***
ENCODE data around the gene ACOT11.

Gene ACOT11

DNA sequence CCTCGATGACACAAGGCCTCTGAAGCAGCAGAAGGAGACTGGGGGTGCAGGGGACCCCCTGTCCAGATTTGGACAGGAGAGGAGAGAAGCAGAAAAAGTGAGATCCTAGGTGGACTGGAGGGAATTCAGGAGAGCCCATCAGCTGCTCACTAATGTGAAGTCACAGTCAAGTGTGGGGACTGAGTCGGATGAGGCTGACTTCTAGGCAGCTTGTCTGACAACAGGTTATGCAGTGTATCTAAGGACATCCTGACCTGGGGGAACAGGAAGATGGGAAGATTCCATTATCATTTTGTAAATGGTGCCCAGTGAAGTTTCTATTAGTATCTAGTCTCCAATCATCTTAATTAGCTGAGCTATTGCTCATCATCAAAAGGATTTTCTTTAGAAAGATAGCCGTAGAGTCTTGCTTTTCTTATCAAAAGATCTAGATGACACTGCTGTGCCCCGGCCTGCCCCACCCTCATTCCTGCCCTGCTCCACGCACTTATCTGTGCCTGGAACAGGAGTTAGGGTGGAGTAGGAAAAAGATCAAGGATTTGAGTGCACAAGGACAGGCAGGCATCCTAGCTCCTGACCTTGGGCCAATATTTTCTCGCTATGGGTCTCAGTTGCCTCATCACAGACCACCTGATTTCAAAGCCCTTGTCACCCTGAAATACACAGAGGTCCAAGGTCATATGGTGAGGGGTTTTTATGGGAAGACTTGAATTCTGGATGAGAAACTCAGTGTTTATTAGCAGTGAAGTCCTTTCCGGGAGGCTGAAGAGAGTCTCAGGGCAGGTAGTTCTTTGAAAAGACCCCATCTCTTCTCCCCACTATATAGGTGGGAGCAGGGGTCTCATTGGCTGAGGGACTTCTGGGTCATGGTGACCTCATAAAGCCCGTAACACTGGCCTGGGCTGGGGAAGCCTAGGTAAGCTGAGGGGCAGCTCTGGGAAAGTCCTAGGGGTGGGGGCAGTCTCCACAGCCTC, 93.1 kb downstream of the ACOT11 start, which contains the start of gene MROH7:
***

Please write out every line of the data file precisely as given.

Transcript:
ENCODE data around the gene ACOT11.

Gene ACOT11

DNA sequence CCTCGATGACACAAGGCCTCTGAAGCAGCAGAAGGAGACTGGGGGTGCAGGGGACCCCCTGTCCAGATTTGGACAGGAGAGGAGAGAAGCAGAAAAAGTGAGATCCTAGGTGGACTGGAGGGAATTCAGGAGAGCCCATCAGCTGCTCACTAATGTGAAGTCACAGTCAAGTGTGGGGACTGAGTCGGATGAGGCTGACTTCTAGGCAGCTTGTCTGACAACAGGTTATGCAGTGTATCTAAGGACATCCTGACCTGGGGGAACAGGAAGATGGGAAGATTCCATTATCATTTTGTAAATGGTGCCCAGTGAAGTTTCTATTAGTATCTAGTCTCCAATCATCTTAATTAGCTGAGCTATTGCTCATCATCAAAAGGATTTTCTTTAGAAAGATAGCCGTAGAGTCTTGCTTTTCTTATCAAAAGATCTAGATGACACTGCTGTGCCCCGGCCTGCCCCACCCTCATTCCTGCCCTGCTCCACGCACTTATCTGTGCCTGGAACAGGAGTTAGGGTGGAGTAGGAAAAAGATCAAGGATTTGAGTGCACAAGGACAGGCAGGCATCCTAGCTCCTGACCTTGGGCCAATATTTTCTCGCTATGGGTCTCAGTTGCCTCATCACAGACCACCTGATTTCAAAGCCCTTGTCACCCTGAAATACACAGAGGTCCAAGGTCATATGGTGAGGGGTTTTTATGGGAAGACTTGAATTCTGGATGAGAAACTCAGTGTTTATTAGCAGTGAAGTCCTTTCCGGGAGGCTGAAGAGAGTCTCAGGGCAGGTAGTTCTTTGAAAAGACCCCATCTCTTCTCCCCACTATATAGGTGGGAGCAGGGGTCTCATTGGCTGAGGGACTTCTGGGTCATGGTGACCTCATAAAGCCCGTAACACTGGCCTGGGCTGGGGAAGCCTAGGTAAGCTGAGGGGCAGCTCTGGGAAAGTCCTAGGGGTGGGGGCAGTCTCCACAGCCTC, 93.1 kb downstream of the ACOT11 start, which contains the start of gene MROH7: